Transmitting Avant-garde Art: Post-impressionism in a Dublin Context
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|Title:||Transmitting Avant-garde Art: Post-impressionism in a Dublin Context||Authors:||Kennedy, Roisin Askale||Permanent link:||http://hdl.handle.net/10197/6561||Date:||8-Apr-2015||Abstract:||This essay explores how the London art press affected debates on avant-garde art in Ireland prior to World War I. The emergence of new specialist art periodicals, such as The Studio, The Connoisseur, and The Burlington Magazine, provided access to metropolitan ideas on art for those seeking an alternative to the dominant discourses in their own regions or nascent nations. While the significance and impact of Roger Fry's (1866–1934) groundbreaking post-impressionist exhibitions of 1910–1912 have been extensively explored, it is often forgotten that versions of these exhibitions were also shown in Dublin at a pivotal moment in Ireland's history. Taking as its case study the staging of Exhibition of Works by Post-Impressionist Painters (1911) and Modern French Pictures (1912) at the United Arts Club Dublin, this essay examines the critical contexts around them. It focuses on Ellen Duncan (1850–1937), the curator and instigator of both exhibitions, who began her foray into visual art through her contributions to the art press. Duncan defended the exhibitions in the Irish press, advocating the individuality and freedom of avant-garde culture. “Old forms must become outworn,” she asserted. This essay also explores how the overturning of traditional ideas found in post-impressionist art was for some a radical model for the invention of a New Ireland.||Type of material:||Journal Article||Publisher:||Taylor and Francis||Copyright (published version):||2015 Taylor and Francis||Keywords:||Avant-garde;Cultural reception;Exhibitions;Dublin;Modernism;Nationalism;Post-impressionism;Ellen Duncan (1850-1937)||DOI:||10.1080/01973762.2015.1004780||Language:||en||Status of Item:||Peer reviewed|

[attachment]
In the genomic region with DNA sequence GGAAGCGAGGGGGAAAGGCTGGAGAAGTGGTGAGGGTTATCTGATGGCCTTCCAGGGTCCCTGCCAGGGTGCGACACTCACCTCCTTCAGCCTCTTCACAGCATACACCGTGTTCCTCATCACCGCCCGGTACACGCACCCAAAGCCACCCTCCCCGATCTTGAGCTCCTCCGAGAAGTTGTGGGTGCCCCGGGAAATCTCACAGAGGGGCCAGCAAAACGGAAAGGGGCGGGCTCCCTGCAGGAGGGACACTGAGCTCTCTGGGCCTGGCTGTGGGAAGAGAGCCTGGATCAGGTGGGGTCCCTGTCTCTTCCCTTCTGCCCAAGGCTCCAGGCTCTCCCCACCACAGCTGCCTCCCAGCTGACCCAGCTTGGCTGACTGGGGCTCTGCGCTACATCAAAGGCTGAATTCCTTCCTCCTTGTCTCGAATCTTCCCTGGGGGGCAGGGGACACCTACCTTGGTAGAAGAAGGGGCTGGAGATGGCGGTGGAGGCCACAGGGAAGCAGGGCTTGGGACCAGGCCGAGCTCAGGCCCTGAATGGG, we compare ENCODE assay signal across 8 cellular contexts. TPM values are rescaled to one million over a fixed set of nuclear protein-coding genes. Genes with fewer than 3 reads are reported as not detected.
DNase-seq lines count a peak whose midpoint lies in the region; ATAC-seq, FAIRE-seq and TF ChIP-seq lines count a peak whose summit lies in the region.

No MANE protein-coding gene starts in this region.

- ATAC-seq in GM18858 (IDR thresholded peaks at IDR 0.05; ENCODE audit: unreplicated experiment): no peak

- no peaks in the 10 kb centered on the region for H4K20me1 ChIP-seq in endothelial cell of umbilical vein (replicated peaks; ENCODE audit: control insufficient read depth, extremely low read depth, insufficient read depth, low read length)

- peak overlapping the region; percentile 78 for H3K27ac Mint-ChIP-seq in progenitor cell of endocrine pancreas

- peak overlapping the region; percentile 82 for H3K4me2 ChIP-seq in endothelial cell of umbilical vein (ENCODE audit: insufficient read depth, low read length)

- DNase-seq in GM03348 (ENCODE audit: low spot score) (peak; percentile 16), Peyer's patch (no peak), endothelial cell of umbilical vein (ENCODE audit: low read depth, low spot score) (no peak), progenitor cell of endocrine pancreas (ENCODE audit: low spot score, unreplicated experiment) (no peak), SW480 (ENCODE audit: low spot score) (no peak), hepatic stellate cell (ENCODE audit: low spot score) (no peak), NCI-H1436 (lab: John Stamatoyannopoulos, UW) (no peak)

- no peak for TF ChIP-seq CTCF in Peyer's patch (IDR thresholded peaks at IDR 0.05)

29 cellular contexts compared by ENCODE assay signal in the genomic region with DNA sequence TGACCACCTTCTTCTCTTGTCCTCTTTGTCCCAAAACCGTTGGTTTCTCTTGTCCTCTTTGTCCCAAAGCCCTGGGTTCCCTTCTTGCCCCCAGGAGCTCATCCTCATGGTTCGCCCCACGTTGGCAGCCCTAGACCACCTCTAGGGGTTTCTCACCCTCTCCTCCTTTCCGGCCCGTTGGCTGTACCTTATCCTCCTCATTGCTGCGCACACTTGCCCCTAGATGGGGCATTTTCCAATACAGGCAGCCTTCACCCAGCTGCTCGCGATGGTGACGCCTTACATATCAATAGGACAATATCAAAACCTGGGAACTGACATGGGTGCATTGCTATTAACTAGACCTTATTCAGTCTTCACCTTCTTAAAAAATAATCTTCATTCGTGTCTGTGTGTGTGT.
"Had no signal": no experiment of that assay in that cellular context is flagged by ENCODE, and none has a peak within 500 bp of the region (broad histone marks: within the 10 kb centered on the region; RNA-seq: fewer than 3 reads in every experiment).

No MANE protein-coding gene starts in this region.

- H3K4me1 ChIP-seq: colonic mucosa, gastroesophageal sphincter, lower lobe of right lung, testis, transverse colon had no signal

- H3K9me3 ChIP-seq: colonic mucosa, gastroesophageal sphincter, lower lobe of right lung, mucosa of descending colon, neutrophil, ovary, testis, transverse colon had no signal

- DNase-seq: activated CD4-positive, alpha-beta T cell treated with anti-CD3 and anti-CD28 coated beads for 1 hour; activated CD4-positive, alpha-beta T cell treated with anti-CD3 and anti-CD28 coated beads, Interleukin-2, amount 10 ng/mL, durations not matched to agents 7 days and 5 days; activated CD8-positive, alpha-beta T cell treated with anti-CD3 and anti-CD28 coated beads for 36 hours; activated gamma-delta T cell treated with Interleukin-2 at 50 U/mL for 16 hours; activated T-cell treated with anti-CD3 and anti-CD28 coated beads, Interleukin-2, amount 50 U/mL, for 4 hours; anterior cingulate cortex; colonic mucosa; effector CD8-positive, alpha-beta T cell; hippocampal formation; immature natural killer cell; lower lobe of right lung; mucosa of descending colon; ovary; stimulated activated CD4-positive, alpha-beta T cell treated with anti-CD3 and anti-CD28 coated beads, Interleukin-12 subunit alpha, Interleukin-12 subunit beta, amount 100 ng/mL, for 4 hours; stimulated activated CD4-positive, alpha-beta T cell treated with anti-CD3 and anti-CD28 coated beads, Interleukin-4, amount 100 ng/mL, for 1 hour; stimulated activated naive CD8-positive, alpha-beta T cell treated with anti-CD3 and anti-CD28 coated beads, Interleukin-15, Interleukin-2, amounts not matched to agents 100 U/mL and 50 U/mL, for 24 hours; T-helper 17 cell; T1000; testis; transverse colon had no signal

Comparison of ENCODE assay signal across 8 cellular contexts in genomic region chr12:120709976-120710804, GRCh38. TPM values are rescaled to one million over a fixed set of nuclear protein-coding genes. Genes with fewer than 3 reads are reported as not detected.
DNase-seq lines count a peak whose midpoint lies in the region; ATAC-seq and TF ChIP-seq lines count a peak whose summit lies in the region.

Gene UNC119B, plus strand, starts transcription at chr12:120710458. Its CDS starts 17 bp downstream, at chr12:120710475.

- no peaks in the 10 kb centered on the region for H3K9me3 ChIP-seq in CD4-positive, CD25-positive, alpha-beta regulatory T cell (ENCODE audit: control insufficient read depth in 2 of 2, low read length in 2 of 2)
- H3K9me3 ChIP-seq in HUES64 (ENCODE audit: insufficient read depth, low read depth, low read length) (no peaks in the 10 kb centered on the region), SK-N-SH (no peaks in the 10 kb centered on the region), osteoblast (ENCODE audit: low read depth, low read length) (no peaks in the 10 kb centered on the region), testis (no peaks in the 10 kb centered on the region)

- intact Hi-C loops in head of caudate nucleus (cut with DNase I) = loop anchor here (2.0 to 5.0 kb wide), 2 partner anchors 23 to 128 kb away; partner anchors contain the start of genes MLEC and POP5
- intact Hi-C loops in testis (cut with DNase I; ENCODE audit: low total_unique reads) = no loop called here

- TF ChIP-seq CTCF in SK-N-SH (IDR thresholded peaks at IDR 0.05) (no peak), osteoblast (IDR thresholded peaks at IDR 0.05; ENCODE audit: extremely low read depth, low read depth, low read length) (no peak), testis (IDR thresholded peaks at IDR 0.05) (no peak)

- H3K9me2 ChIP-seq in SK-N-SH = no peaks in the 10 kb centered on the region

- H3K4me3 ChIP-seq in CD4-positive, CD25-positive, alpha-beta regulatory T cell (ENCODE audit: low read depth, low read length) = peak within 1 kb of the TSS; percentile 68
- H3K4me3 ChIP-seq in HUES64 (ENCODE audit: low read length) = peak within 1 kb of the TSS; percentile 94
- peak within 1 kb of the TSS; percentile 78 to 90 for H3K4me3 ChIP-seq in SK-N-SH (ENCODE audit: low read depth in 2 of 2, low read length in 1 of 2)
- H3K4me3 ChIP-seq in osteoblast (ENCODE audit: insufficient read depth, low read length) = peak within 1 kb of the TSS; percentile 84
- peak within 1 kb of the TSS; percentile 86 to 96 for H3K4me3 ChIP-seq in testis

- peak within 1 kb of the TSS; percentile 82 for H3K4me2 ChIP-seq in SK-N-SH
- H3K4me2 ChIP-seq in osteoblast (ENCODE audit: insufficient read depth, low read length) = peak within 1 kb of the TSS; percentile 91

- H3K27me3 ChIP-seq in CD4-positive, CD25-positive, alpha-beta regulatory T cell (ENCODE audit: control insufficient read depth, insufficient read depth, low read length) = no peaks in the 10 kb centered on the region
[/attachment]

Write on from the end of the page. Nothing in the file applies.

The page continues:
|Appears in Collections:||Art History & Cultural Policy Research Collection|
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